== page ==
Covid: Muslims mark second Ramadan with restrictions

By Miriam Barker
BBC News

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media captionMuslims celebrate a second Ramadan under Covid restrictions

In any normal year Ansa Memon would mark Ramadan with her mother, eating and drinking together at sunset and seeing friends.

But, with coronavirus restrictions still in place, it means that for a second year Muslims are facing a very different holy month.

Despite rules easing, people remain unable to meet to indoors to break their fast together.

Ansa, an Aberystwyth University student, says it will be hard for many.

Living miles away from her mother in Cardiff, the 19-year-old says her housemates are doing all they can to make the month special for her, but she remains worried about the impact the restrictions will have.

"The month is about community and people coming together so it is going to be difficult, but as Muslims we need to understand that we are still doing a good thing and we need to keep that in our heads," she said.

media captionCoronavirus: Keeping Ramadan spirit alive under lockdown

Ramadan, which starts this week, is a month marked by fasting, communal worship and meals.

This year mosques are open, but the ongoing coronavirus restrictions mean people remain unable go into each others homes for iftars - the ritual meal after sundown that marks the breaking of the daily fast.

'My flatmates are helping me'

image copyrightAnsa
image captionAnsa's flatmates have been supportive of her fasting this month

Ansa would normally wake up early and eat with her mum at their Cardiff home, before sitting down in the evening to break the fast together, sometimes having friends round to celebrate.

"It's a shame that this can't happen this year, especially with me being at university and my mum being on her own in Cardiff," she said.

The creative writing student said marking the month in Aberystwyth would be "very different" to being at home, where there is a large Muslim community.

"There are so many shops and takeaways that do halal food in Cardiff, that I can eat anything I want," she said.

"I can't do that here, so I have had to bring food from home whilst I have been there during the last lockdown - I have many samosas in the freezer."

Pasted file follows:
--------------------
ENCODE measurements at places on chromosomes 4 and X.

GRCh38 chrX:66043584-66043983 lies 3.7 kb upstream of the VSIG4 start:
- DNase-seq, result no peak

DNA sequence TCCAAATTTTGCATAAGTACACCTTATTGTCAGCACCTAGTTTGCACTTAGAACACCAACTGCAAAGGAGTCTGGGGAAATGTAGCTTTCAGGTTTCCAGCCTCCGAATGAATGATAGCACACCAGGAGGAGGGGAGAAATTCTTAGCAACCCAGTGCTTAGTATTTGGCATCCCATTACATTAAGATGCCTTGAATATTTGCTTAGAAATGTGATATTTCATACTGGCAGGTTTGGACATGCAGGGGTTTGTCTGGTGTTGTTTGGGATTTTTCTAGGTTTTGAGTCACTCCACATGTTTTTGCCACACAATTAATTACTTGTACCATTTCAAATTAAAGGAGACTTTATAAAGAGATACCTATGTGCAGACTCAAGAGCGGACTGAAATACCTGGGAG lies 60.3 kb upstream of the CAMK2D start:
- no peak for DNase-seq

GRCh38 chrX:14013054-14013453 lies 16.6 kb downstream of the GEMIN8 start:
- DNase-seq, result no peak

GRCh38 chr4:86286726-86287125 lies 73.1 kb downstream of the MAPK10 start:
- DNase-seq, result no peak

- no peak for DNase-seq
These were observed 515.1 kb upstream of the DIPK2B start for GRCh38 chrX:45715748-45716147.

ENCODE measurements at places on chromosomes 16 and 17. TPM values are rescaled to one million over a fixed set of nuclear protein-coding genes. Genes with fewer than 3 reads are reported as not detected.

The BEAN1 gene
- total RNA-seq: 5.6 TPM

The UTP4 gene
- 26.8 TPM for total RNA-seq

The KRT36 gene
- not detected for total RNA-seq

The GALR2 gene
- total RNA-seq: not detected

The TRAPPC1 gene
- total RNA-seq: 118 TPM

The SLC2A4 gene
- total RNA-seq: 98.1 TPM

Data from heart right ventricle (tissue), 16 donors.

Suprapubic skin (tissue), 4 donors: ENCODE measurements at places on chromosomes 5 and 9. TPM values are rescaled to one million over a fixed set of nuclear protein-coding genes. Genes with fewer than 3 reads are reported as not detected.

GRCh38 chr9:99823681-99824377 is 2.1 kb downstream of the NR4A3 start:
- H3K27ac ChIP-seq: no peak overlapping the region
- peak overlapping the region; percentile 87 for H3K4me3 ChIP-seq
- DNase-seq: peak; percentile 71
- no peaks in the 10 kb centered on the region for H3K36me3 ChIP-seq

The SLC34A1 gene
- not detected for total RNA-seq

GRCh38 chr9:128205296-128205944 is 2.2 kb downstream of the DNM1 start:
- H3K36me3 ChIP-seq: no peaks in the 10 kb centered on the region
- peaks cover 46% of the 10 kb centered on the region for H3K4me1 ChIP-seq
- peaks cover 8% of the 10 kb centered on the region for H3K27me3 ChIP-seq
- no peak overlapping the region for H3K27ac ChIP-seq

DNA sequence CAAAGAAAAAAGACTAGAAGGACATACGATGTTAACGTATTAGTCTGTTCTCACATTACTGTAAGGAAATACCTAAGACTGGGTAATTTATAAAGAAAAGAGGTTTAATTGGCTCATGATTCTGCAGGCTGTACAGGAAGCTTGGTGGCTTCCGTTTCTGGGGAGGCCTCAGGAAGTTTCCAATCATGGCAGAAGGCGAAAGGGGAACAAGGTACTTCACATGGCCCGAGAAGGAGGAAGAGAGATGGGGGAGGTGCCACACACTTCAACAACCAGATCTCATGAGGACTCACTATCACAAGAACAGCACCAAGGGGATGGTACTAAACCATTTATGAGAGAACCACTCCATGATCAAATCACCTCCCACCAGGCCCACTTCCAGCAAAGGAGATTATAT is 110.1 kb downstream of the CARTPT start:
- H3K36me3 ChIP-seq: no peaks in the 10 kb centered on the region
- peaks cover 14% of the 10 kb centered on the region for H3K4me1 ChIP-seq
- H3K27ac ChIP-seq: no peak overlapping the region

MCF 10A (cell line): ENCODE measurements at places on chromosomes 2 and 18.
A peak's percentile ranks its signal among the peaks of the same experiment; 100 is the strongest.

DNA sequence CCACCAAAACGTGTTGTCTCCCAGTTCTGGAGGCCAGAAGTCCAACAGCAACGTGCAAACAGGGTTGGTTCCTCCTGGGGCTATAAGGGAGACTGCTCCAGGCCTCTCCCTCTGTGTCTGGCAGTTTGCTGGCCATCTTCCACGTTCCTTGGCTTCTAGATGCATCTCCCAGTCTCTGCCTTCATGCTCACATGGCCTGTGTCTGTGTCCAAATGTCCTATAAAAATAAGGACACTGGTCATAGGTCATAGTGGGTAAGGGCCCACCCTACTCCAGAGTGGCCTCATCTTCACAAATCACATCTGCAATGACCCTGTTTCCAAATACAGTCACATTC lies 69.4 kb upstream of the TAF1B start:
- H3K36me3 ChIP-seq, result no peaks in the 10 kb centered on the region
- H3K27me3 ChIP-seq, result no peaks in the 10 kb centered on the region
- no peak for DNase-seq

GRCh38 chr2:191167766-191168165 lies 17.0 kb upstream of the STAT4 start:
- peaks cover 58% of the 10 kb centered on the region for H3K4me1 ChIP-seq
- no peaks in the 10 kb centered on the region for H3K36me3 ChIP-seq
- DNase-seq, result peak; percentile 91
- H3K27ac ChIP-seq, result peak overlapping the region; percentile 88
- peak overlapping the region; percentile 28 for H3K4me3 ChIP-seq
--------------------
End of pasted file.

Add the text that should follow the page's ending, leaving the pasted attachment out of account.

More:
But she said that it was not about what she could eat, but the intention of the month that is the most important thing.

While she may be away from home, she said her flatmates are supporting her and plan for Eid-al-Fitr, the celebration to mark the end of Ramadan, which this year begins on 12 May.

"They understand why it is important to me... I feel it has brought us closer together too," she said.

"They aren't Muslim, but its great to see them so accepting of my culture and religion."

'Not seeing loved ones, not the same'

image copyrightAthika Ahmed
image captionAthika is "gutted" not to be celebrating with friends and extended family this year

After months apart Athika Ahmed, 19, had hoped to be able to celebrate with her family and friends, but is now preparing for another Ramadan in lockdown.

Athika, from Cardiff, will be helping deliver food to relatives and having video calls, so her cousins, aunties, uncles can break their fast together.

"Not being able to with people you love is really deflating," she said.

"It's really sad - yes we can video call but it isn't the same. We would usually have my grandma over, but she's not able to come because of the restrictions."

With Covid rules meaning people cannot meet inside, and restaurants and cafes still closed, Athika said she would miss being able to go out and eat with friends.

"Even if we have to pray in our car or in a park we try and find somewhere that we can eat and it's a bit of a reward after a long day fasting," she said, "it's frustrating as we can't do that."

image copyrightAthika Ahmed
image captionAthika said it would be frustrating not to be able to go to the mosque and pray with other Muslims

As well as not being able to break the fast with family and friends each evening, praying the Taraweeh - the main evening prayers - with family and friends at the mosque or in each others homes will again not be possible this year.

Despite communal worship being allowed, ongoing Covid rules mean that social distancing must be enforced and different households cannot yet mix indoors.

"Praying together indoors whether at the mosque or in our houses is such a beautiful thing, it's a long tiring prayer but so rewarding when you do it together, surrounded by other Muslims," she said.

'Duty to keep people safe'

image captionThe council is working with Welsh government and is hoping to plan a small test event at the end of Ramadan to celebrate Eid

The Muslim Council of Wales said while last year's holy month was "unprecedented", due to the mosques being closed, this year's celebrations could be even harder for communities, as some form of meet-ups are allowed.

While Ramadan is about bringing people together, the council is urging people to take the rules seriously to continue sacrificing in order to keep themselves and others safe.

While mosques are open for worship, strict coronavirus rules have to be in place, to try and keep the congregation safe.

General Secretary Dr Abdul Azim Ahmed said it was challenging, with numbers in mosques reduced from around 500 worshippers to about 50.

"Ramadan in particular is a busy time for mosques and often they are overflowing and beyond full capacity, this year this is not possible because of the restrictions but the demand is there," he said.

"We need to keep it safe and have enough volunteers in the mosques to ensure people follow the rules - it's about human management."

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